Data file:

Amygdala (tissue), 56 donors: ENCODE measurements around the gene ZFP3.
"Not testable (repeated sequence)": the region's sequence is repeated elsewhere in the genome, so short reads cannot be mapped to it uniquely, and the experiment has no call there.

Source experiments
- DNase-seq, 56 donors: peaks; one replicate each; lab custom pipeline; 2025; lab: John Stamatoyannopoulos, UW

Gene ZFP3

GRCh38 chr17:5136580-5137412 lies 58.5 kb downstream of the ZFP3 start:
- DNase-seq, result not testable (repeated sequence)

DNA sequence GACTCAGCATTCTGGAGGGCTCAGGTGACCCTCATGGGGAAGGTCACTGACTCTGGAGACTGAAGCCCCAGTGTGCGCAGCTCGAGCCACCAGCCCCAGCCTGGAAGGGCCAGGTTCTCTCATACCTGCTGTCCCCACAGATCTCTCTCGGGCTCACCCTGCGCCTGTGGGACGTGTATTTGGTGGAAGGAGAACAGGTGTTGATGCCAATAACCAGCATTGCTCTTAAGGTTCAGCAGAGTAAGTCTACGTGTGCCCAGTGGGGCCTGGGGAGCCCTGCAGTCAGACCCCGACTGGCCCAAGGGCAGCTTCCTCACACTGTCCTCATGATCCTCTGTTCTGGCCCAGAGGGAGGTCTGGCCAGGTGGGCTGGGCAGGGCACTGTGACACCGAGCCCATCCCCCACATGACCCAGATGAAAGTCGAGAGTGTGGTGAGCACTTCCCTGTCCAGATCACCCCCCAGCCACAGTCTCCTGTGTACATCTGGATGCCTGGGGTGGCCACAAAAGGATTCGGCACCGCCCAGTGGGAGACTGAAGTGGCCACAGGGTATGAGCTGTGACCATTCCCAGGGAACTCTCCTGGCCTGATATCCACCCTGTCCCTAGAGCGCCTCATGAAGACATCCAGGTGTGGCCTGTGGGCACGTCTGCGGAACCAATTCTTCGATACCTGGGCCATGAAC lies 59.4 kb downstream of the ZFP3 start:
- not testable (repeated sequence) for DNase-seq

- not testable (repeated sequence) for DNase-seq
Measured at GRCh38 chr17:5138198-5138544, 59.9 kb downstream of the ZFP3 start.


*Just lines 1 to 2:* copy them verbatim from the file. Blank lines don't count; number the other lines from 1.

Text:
Amygdala (tissue), 56 donors: ENCODE measurements around the gene ZFP3.
"Not testable (repeated sequence)": the region's sequence is repeated elsewhere in the genome, so short reads cannot be mapped to it uniquely, and the experiment has no call there.